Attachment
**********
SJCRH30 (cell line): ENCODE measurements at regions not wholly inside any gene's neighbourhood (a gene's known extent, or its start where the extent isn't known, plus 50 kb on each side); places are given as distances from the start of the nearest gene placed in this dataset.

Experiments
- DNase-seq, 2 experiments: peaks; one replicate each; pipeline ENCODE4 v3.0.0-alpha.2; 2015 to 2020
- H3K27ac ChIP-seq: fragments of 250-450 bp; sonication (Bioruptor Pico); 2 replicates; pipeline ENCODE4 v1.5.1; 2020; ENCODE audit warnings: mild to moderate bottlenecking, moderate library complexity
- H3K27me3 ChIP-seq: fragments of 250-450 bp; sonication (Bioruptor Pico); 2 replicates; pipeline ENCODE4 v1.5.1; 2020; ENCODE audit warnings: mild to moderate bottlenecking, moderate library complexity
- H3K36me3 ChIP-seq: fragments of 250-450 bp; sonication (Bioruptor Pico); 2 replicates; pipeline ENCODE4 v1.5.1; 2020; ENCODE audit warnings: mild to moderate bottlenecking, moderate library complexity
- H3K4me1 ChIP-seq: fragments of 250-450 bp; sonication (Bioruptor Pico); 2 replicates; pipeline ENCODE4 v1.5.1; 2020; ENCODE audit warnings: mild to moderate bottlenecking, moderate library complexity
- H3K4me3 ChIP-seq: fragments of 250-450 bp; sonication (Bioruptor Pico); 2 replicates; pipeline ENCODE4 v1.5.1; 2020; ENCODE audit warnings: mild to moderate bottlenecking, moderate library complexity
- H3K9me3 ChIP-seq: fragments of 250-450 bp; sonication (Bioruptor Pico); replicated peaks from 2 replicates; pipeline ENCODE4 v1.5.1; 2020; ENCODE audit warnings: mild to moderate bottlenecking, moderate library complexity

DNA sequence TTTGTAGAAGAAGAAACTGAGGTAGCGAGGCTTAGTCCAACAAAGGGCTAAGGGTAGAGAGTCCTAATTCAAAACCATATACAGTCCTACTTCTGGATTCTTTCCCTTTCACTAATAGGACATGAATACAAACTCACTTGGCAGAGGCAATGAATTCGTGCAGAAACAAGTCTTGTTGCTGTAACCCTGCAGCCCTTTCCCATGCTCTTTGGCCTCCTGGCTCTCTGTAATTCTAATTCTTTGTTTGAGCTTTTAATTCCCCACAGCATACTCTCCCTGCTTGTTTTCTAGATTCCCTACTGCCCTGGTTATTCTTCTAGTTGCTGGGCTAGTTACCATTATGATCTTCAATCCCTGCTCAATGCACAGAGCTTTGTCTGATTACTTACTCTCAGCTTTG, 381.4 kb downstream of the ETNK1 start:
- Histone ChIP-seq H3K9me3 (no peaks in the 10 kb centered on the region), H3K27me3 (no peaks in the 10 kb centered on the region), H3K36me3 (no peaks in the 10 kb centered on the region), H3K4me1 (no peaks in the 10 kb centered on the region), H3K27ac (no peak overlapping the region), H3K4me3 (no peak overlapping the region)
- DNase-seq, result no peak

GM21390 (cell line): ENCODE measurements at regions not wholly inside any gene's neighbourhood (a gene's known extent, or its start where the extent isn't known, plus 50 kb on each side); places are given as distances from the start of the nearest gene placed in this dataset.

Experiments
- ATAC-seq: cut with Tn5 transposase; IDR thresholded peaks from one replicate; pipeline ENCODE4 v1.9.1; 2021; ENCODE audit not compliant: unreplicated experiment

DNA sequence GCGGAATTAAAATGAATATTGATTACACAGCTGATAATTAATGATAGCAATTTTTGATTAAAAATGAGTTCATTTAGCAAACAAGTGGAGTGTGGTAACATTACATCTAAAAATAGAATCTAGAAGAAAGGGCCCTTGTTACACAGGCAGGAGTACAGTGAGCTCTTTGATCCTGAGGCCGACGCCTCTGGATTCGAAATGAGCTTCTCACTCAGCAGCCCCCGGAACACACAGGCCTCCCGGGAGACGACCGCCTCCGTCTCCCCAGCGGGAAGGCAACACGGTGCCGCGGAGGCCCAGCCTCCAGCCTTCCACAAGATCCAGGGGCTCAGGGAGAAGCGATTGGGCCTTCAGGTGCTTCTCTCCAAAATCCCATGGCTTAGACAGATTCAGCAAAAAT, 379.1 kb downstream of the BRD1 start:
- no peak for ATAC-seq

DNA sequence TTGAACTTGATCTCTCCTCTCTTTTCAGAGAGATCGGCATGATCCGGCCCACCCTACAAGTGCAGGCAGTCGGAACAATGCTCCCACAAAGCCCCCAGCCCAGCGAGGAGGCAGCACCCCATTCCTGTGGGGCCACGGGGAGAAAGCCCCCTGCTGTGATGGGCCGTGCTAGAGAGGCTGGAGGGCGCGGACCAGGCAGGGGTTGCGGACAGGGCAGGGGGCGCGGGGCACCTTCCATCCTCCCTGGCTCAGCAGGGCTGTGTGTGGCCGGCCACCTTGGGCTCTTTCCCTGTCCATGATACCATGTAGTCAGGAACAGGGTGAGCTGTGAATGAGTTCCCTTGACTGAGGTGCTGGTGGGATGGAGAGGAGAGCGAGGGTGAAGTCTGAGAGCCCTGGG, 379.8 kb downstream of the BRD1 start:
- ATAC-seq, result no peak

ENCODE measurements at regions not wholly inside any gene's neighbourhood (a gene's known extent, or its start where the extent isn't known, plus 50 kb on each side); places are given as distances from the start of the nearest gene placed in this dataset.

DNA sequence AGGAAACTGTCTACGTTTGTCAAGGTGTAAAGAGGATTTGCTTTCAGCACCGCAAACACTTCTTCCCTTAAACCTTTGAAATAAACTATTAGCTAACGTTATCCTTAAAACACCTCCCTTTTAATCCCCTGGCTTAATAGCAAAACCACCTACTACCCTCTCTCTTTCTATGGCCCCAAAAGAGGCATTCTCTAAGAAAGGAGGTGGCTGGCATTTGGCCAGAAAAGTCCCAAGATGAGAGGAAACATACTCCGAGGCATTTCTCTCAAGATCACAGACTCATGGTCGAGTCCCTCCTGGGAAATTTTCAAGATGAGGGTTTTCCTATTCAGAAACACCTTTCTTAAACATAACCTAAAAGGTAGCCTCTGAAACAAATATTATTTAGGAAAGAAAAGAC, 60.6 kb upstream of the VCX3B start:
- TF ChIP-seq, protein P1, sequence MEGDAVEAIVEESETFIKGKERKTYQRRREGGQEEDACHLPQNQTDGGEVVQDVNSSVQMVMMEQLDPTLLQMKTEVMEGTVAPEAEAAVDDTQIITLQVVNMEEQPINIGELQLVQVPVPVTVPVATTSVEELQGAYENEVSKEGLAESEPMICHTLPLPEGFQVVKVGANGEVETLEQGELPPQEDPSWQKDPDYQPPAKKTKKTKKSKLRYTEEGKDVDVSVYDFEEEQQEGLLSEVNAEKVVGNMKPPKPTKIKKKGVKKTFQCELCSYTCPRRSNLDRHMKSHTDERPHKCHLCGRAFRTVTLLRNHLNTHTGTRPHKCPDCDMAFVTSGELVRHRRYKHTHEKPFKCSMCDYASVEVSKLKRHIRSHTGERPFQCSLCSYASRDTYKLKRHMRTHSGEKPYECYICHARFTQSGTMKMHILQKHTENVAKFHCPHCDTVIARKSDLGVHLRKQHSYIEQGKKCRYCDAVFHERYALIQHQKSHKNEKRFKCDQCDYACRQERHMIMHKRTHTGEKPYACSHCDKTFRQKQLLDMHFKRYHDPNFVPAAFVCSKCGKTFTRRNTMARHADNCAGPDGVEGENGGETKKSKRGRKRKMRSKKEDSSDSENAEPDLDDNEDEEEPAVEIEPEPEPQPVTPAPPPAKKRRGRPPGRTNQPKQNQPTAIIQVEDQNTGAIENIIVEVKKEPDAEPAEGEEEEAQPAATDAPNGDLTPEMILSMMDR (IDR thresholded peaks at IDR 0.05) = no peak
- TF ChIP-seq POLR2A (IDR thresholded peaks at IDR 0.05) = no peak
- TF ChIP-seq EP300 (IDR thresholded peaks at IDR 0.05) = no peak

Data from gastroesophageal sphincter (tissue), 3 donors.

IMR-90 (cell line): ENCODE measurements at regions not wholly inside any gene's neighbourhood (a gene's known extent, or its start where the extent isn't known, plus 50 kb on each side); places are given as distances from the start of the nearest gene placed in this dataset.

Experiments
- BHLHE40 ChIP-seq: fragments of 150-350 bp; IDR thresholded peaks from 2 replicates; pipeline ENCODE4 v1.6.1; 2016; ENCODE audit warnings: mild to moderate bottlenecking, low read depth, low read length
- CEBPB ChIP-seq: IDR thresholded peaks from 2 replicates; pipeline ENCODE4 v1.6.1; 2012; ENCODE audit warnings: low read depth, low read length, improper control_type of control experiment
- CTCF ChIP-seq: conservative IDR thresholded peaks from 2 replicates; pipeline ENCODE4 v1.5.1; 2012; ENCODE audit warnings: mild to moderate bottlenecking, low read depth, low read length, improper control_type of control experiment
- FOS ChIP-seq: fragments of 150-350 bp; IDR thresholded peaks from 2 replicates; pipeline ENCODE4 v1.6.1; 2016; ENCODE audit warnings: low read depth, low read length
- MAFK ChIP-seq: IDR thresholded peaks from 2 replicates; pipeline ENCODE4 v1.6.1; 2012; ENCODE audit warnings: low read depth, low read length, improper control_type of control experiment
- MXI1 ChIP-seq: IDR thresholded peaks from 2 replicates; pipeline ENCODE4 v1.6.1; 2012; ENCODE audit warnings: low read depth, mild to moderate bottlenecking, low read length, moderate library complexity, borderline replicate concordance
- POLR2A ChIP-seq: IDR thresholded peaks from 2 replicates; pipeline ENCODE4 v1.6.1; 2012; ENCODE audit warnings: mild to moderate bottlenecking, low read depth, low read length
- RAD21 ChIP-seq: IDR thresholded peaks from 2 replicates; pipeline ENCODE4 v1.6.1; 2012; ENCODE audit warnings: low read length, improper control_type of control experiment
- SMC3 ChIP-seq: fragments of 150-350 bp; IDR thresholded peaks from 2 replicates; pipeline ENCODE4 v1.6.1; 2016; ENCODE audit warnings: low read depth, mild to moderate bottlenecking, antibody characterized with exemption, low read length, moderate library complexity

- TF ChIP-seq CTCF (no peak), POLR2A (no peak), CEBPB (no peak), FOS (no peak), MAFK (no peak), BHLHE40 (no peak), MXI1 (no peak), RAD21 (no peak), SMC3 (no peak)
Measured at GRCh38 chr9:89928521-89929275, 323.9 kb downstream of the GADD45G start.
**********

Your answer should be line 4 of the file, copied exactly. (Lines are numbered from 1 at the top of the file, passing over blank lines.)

- H3K27ac ChIP-seq: fragments of 250-450 bp; sonication (Bioruptor Pico); 2 replicates; pipeline ENCODE4 v1.5.1; 2020; ENCODE audit warnings: mild to moderate bottlenecking, moderate library complexity